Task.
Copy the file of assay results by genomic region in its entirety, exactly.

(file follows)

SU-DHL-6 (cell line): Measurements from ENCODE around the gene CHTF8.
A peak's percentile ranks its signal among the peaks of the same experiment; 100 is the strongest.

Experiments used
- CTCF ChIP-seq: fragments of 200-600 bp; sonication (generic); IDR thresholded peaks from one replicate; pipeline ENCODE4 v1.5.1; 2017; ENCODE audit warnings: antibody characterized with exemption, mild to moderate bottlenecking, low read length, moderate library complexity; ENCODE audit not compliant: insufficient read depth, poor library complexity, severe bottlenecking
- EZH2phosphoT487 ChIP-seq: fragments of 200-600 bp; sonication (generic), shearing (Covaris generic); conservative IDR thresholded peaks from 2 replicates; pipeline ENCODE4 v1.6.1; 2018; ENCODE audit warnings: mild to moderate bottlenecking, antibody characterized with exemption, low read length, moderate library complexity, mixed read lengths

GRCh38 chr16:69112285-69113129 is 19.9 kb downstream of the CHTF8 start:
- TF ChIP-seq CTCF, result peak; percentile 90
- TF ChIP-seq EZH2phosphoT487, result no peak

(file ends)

SU-DHL-6 (cell line): Measurements from ENCODE around the gene CHTF8.
A peak's percentile ranks its signal among the peaks of the same experiment; 100 is the strongest.

Experiments used
- CTCF ChIP-seq: fragments of 200-600 bp; sonication (generic); IDR thresholded peaks from one replicate; pipeline ENCODE4 v1.5.1; 2017; ENCODE audit warnings: antibody characterized with exemption, mild to moderate bottlenecking, low read length, moderate library complexity; ENCODE audit not compliant: insufficient read depth, poor library complexity, severe bottlenecking
- EZH2phosphoT487 ChIP-seq: fragments of 200-600 bp; sonication (generic), shearing (Covaris generic); conservative IDR thresholded peaks from 2 replicates; pipeline ENCODE4 v1.6.1; 2018; ENCODE audit warnings: mild to moderate bottlenecking, antibody characterized with exemption, low read length, moderate library complexity, mixed read lengths

GRCh38 chr16:69112285-69113129 is 19.9 kb downstream of the CHTF8 start:
- TF ChIP-seq CTCF, result peak; percentile 90
- TF ChIP-seq EZH2phosphoT487, result no peak